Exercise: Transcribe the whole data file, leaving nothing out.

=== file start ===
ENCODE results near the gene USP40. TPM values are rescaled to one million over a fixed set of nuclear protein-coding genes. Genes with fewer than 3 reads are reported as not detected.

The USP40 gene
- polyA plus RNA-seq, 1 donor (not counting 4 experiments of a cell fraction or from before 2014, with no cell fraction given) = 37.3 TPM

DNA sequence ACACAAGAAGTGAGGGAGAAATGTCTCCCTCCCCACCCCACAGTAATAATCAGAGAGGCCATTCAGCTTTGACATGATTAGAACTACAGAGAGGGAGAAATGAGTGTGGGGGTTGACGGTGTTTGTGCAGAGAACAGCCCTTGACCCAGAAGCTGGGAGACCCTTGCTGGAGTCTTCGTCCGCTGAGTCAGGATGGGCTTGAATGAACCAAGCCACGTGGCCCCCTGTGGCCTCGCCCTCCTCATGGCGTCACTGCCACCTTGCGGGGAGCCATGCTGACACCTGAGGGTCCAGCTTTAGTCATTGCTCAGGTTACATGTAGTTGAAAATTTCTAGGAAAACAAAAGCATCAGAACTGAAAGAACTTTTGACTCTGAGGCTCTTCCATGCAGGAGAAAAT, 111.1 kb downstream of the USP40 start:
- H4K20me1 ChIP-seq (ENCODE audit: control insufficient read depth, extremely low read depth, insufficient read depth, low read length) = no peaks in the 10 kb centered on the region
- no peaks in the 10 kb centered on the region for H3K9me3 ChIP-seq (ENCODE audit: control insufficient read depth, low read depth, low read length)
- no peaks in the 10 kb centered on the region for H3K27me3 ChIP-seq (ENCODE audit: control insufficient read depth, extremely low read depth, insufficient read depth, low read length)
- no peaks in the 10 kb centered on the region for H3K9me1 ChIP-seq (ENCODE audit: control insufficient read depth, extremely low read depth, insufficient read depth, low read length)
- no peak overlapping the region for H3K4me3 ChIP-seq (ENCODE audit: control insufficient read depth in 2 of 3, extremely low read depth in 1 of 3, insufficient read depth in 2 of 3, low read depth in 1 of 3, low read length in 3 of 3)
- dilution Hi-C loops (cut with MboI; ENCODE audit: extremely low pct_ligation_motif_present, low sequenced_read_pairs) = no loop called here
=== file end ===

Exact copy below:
ENCODE results near the gene USP40. TPM values are rescaled to one million over a fixed set of nuclear protein-coding genes. Genes with fewer than 3 reads are reported as not detected.

The USP40 gene
- polyA plus RNA-seq, 1 donor (not counting 4 experiments of a cell fraction or from before 2014, with no cell fraction given) = 37.3 TPM

DNA sequence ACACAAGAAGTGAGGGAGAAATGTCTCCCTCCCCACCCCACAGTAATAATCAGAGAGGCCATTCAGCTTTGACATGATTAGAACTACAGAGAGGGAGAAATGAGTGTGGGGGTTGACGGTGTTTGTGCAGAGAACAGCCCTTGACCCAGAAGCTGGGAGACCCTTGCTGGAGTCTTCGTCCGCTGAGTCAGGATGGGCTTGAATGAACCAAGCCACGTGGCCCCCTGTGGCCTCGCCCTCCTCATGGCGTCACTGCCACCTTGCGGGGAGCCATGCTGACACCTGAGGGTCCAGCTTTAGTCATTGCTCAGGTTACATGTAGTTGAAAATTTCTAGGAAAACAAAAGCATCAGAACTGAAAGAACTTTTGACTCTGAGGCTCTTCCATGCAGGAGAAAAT, 111.1 kb downstream of the USP40 start:
- H4K20me1 ChIP-seq (ENCODE audit: control insufficient read depth, extremely low read depth, insufficient read depth, low read length) = no peaks in the 10 kb centered on the region
- no peaks in the 10 kb centered on the region for H3K9me3 ChIP-seq (ENCODE audit: control insufficient read depth, low read depth, low read length)
- no peaks in the 10 kb centered on the region for H3K27me3 ChIP-seq (ENCODE audit: control insufficient read depth, extremely low read depth, insufficient read depth, low read length)
- no peaks in the 10 kb centered on the region for H3K9me1 ChIP-seq (ENCODE audit: control insufficient read depth, extremely low read depth, insufficient read depth, low read length)
- no peak overlapping the region for H3K4me3 ChIP-seq (ENCODE audit: control insufficient read depth in 2 of 3, extremely low read depth in 1 of 3, insufficient read depth in 2 of 3, low read depth in 1 of 3, low read length in 3 of 3)
- dilution Hi-C loops (cut with MboI; ENCODE audit: extremely low pct_ligation_motif_present, low sequenced_read_pairs) = no loop called here